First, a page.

Just to give you an idea of how productive just poking around at go2web20 can be, I started on the first page and hovered over each icon.  I did this for two pages and found three things of interest.  Check that, I found a lot of things of interest, but many were duplicates of products I am already using or don’t need at the moment.

I did check into Hunch, and even went to their page and requested an invite.  Hunch claims to be able to help with decision making in 10 questions and I’m interested in seeing how this one works.  You can bet I’ll be writing on this one more.  The other two were Twerbose and Twitizen.  Twerbose allows you to Tweet using more than 140 characters and Tweetizen allows you to make Twitter groups.  Both were of interested, the groups more than anything, but I decided that I’m not sure I want to see Tweets over 140 characters and I didn’t want to give Tweetizen my Twitter U/N and PW.

More to come….

SnapSession: TextTheMob

Sarah Robbins recently told me about a presentation she did using a Web 2.0 tool called TextTheMob.  The tool is designed to get the audience involved in the presentation, lecture, class, event, etc….  I decided to check this tool out to see how well it passes the 15 minute SnapSession test.

Set up was pretty easy, trying to figure out how to use it was a bit harder.  For instance, I was looking for a URL to give to people in order to see the poll and how to do that was not intuitive.  When I launched my survey I eventually found it – so again, not so complicated, but it would have been nice to have that information on the info pages leading up to the “launch”.  All in all, a little poking around and this could be a useful tool when used properly.

The big assumption here is that people in your audience have a cell phone or computer they can use and that they are willing to use it.  I would think, most people have cell phones, so it wouldn’t be a problem to get them engaged using them.  I guess this would actually depend on the age of the audience (I hate to say that) and the text messaging plan of the individual.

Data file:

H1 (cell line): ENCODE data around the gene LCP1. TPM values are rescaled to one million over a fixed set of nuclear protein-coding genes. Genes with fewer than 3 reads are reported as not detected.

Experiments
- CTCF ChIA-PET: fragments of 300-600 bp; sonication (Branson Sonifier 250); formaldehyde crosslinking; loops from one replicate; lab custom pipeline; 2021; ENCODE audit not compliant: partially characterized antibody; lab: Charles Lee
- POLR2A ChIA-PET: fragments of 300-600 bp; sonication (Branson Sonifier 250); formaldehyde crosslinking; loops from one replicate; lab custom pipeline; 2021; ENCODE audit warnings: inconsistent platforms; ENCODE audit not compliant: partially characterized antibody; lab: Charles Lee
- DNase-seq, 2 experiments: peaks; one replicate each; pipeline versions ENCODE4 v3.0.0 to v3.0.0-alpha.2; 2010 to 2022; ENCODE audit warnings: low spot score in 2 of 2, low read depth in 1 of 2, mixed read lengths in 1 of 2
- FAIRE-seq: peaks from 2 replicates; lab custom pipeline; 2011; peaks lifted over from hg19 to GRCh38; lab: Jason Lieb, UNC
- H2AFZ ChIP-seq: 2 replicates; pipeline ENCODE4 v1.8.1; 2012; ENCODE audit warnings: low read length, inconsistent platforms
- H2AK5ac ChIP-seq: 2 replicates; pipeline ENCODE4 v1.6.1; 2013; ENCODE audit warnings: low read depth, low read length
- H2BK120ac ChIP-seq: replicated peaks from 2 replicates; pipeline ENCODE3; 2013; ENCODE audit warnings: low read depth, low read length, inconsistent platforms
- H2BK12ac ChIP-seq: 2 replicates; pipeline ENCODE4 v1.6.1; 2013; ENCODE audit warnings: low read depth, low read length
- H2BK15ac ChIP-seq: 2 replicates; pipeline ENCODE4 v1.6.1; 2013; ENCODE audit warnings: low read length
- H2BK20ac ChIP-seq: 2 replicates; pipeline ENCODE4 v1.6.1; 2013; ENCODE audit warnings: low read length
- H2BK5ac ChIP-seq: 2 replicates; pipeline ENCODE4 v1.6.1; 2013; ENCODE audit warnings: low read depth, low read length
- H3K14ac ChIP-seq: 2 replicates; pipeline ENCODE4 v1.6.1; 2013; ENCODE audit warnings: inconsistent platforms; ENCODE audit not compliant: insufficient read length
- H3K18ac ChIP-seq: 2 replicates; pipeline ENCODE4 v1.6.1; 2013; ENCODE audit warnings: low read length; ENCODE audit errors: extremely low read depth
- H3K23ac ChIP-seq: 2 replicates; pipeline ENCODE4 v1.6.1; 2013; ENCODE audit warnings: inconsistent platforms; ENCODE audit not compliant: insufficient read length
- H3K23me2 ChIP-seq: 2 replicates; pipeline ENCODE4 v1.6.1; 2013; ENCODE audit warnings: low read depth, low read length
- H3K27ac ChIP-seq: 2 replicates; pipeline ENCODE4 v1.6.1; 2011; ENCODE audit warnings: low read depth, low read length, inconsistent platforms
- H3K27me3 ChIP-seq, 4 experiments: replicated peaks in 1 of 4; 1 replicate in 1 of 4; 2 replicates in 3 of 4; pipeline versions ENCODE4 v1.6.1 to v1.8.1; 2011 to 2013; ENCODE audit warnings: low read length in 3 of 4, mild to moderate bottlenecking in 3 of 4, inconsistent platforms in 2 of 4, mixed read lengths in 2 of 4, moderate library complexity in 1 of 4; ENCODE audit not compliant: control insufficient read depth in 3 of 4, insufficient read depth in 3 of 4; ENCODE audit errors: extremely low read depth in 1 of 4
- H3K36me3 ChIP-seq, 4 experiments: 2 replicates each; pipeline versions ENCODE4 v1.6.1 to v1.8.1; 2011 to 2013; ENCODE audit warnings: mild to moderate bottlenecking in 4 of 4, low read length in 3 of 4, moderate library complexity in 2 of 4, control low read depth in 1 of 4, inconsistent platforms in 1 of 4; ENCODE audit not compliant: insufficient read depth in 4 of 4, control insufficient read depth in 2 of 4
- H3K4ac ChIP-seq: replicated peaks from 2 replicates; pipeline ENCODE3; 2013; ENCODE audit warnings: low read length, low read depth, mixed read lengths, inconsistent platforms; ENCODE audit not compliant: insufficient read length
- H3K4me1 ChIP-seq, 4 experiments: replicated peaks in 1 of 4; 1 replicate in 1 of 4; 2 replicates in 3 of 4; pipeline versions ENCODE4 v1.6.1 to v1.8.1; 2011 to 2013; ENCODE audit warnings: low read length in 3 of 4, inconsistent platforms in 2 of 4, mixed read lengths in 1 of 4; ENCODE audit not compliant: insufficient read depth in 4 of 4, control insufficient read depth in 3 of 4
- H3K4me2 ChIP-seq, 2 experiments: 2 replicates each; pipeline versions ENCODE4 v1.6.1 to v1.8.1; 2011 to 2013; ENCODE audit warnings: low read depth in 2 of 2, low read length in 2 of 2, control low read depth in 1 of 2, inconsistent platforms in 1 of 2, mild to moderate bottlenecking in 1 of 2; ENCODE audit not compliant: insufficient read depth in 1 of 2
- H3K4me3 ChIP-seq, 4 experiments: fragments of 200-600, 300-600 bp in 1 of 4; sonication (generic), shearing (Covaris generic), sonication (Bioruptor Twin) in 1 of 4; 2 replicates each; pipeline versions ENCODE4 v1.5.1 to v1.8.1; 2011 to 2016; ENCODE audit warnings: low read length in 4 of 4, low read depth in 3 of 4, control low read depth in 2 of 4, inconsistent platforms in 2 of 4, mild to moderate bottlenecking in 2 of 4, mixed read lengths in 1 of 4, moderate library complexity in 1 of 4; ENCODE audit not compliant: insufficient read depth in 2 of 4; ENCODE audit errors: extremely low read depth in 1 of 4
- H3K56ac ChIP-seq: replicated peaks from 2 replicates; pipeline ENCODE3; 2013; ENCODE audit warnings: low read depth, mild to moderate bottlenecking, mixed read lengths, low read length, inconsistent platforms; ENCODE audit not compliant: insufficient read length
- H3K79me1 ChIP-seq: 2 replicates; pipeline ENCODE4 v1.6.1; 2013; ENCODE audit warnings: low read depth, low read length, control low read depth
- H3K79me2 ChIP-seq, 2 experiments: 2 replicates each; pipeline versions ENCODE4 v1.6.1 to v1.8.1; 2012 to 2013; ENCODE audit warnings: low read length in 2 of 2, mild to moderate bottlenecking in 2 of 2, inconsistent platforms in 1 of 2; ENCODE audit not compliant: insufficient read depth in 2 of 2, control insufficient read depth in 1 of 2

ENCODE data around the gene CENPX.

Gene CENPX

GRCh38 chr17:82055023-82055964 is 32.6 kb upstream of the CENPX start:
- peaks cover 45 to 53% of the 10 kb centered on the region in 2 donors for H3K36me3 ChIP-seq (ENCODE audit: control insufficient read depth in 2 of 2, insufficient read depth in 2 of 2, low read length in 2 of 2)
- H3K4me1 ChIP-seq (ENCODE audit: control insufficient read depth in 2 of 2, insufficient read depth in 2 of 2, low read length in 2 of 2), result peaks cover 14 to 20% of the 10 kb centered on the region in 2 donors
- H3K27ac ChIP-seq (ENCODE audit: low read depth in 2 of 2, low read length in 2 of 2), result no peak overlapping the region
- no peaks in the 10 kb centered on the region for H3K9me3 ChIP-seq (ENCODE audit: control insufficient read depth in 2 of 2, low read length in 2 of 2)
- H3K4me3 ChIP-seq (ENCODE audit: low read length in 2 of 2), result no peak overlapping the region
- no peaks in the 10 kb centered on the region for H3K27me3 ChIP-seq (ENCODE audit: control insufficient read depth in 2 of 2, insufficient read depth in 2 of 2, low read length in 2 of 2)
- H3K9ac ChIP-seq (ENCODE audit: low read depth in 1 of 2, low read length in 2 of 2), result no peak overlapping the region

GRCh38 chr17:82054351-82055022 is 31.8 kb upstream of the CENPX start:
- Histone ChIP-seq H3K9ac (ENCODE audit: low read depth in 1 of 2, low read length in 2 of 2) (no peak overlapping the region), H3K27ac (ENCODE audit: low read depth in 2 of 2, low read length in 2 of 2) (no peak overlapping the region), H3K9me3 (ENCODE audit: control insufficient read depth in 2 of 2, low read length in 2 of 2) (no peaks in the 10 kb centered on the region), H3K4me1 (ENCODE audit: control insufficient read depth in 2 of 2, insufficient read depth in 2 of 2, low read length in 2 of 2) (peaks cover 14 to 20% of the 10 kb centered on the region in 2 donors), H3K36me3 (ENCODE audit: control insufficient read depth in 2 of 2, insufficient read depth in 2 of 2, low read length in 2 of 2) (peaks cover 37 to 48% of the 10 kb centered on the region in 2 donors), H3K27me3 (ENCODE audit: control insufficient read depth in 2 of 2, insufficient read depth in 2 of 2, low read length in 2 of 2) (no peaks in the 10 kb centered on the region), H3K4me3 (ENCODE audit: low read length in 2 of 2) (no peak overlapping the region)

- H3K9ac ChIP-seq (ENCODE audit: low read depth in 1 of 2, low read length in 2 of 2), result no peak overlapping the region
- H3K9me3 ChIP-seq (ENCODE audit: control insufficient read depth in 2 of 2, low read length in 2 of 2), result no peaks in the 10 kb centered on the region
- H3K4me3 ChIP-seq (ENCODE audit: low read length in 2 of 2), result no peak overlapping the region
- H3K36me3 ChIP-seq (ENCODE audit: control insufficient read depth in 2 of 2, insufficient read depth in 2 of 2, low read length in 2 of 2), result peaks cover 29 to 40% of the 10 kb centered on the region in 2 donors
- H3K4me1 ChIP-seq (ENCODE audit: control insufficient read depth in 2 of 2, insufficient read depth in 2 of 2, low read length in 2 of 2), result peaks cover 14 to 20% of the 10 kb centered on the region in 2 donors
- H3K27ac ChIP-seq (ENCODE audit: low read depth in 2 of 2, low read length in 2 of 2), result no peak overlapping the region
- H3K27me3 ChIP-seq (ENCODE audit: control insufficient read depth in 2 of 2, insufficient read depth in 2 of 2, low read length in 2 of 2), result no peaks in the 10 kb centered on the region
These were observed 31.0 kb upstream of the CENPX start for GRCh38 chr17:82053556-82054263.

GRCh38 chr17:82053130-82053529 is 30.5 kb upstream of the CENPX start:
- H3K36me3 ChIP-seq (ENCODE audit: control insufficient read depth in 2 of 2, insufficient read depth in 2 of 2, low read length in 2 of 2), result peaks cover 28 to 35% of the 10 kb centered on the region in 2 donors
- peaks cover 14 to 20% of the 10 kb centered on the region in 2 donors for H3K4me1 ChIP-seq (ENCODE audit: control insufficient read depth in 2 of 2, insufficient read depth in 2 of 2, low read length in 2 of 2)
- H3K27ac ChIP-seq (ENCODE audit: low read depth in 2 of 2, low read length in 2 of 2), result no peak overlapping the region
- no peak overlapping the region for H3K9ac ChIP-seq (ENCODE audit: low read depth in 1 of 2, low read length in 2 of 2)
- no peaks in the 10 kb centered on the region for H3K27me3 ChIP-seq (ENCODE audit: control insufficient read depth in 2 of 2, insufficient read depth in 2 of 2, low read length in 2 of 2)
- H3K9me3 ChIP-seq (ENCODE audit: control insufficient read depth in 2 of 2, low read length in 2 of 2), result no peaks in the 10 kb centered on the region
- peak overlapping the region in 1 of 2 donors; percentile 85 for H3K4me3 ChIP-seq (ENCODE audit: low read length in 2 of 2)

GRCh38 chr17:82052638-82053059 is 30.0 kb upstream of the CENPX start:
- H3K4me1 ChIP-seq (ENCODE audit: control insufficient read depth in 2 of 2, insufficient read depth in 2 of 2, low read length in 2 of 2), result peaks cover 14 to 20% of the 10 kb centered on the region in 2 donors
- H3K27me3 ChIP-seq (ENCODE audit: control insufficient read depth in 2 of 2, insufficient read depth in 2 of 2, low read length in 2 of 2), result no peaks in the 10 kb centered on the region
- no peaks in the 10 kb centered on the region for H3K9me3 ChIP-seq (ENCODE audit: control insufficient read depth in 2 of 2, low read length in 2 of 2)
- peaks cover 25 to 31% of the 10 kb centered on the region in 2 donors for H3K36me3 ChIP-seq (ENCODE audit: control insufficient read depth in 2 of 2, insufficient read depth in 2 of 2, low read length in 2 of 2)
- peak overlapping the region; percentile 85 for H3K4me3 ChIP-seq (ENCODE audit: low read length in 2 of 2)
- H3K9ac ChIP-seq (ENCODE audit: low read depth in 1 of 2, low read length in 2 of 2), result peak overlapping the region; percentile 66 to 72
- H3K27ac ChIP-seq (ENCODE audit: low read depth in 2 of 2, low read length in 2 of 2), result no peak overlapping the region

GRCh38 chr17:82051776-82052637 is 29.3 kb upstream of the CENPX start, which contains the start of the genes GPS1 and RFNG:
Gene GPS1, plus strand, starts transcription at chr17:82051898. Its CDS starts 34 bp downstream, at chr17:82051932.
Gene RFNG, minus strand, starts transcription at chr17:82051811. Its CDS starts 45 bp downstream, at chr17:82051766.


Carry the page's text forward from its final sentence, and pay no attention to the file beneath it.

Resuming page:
Clearly younger people are much more facile using text messages.  I’ve watched my 15 year old niece use her non-QWERTY keyboard cell phone and text at a mile a minute.  I am not nearly that fast and I have a full keyboard (iPhone) and my mom, who does text back and forth to my niece, can do it but is much slower.  I don’t think this has anything to do with ability as much as it is just being accustomed to doing it.

So, I decided to make my first attempt using TextTheMob a test to see if people would use this tool as an audience member.

I provided the first answer.  The question is:  When attending a presentation, lecture, or class, would you ever use an SMS (text msg) or Mobile Web based tool to participate? and the answer options are Definitely Yes, Yes, Probably, Probably Not, No, and Definitely Not.  First, I noticed that TTM only allowed for 5 answers at first, you need to “ask” for more if you want.  I’m partial to even number answers, since I believe most people will take the “middle” option if the case of a “draw” or “not sure”.  Even options force the respondent to pick one side or the other.  So, in my sample above, you have to be for or against, even with the probably option available.

The web page that comes up clearly does not like the 6th option since it is not even on the screen.  The web page one can go to in order to “vote” via the web – the initial display is fairly simple but the results display in unattractive and will be unclear to many.

The instructions one is given on the web page are

To vote, text
RETURN   ID675   option
to 41411

For example send “RETURN
ID675   1

to vote for the first option.

or go to

[Standard messaging fees apply]

So – the question is open to you.  Please text your answers (per the texting instructions about) or visit the web page and reply there.  Once you’ve done so, I’m interested in hear more about what you think of the tool and the results.  Please feel free to leave your comments below.

Old posts never die, they come to WordPress

I’m tired of trying to maintain more than one blog.  I didn’t do this on purpose.  Over time, I’ve started one blog, then another, then another.  As mentioned recently, I’ve finally decided I like WordPress the best (at least for now).  So what I’ve just started doing is to bring old blog posts from other blogs to this blog.  Since WordPress allows one to date (or pre-date, in this case) a post, I can keep the time line continuity.

So, if you follow this blog, you will begin to see posts pop up that are predating today’s date.  Now you know why.  Feel free to comment on these older posts if you wish, it might spawn a new post – who knows!  :-)